HKS Finishes Policy Analysis Exercise

Second-year Master’s in Public Policy candidates at the Harvard Kennedy School completed their Policy Analysis Exercises earlier this month, addressing real-world problems for a variety of national and international clients.

The Policy Analysis Exercise is intended to provide a “capstone experience” integrating the skill set and knowledge cultivated through the Public Policy curriculum, according to Debra E. Isaacson, director of the Master’s in Public Policy program.

“The goal is to give students an opportunity to go out into the world and to solve the world’s most intractable problems,” she added.

Exploring a diverse set of topics individually or in groups, students said they were eager to make full use of the opportunity to translate theory into practical application.

Jonathan H. Faull, a second-year Master’s in Public Policy candidate, designed his Policy Analysis Exercise to evaluate the practices employed by the European Investment Bank in the Mediterranean region.


“It was a very memorable experience to engage critically and creatively with a set problems that have real implications,” Faull said of his experience traveling to Jordan and Tunisia. While he was there, he said he and his partner had the opportunity to meet with officials, delegation members, and members of industry associations.

According to Faull, his analysis was designed to critique the EIB’s practices and ultimately offer the organization specific recommendations.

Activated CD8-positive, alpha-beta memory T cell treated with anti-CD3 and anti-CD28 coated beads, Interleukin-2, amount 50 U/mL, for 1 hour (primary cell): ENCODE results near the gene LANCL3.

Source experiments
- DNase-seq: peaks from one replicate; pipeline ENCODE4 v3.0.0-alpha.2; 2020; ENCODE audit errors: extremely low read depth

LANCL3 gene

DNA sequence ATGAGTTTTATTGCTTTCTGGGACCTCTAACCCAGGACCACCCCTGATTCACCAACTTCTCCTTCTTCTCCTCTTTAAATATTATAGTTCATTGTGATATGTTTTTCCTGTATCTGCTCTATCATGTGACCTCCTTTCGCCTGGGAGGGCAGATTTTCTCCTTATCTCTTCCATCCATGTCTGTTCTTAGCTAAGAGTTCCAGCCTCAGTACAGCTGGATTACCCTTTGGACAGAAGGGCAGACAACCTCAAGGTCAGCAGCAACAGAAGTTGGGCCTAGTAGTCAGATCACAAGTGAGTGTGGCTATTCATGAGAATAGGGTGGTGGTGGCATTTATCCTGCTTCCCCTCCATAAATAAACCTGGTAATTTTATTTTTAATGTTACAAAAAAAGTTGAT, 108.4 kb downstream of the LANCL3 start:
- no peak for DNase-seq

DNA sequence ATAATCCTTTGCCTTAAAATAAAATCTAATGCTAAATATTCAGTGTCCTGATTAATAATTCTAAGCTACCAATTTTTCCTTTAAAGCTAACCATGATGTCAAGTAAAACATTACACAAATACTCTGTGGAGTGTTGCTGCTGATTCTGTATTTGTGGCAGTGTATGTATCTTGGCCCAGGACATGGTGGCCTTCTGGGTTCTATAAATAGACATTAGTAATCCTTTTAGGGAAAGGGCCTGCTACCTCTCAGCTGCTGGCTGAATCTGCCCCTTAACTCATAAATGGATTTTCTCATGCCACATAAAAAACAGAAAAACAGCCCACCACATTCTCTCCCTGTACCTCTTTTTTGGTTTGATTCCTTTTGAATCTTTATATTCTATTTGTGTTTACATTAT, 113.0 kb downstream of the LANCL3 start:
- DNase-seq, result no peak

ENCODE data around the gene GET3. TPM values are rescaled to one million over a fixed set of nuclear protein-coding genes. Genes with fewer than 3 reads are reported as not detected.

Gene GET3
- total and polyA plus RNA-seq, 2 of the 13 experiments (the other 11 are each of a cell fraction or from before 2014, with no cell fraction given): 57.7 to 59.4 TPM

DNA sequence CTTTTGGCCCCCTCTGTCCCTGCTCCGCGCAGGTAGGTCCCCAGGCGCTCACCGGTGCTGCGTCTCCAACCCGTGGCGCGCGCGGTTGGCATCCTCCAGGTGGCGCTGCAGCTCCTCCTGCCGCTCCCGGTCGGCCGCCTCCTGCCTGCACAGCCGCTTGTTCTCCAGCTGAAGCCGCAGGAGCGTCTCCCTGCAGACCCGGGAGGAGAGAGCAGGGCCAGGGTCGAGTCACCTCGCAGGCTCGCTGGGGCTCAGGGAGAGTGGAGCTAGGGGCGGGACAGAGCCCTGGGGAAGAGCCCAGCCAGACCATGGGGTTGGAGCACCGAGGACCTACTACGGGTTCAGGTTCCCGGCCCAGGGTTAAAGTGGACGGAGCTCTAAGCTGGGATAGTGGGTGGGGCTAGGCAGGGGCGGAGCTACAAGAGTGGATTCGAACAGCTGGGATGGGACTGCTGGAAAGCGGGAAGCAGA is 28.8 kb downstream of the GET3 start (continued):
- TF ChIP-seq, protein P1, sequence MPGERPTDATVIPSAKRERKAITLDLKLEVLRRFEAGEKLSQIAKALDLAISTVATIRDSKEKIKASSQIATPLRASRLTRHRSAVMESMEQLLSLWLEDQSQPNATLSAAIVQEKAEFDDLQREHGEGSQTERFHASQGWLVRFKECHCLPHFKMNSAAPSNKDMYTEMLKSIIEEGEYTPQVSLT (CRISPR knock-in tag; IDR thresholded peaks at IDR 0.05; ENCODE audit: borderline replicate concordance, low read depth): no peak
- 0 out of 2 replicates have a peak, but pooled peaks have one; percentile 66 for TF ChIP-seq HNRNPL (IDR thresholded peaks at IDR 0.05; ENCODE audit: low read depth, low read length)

“Every indication that we have is that the EIB is appreciative of our recommendations and that they will consult them in the future,” Faull said, adding that he and his partner may present their findings to the management of the EIB this summer.

Through his Policy Analysis Exercise, Mark S. Bell, another second-year Master’s in Public Policy candidate, offered recommendations to the U.S. Department of Defense concerning U.N. Resolution 1540, a resolution that created guidelines to curtail the proliferation of weapons of mass destruction.

Noting that “it was nice to do something that was developing in real time,” Bell noted the uniqueness of the Policy Analysis Exercise.

“I think the combination of doing academically rigorous work with work that has the potential to have a real impact on policy is key to everything that gets done at the Kennedy School,” Bell said.

“It’s not something you really get in undergraduate or post-graduate courses anywhere else,” he added.

Bell said he hopes to present his findings with his partner to the Department of Defense in May, and that his Policy Analysis Exercise will continue to play a role in the future of the debate.

Another second-year Master’s in Public Policy candidate, Antoniya M. Owens, chose to analyze the demographics of the teaching workforce across the state of Massachusetts in order to forecast what areas may suffer teacher shortages in the future.

Owens presented her findings to the Massachusetts Department of Elementary and Secondary Education last month, and expressed gratitude that the Kennedy School provides the opportunity for in-depth policy analysis.

“I’m definitely glad that the Policy Analysis Exercise was offered. It synthesizes and encapsulates all the work that you yourself, as a student, are capable of doing,” she said.

—Staff writer Andrew Z. Lorey can be reached at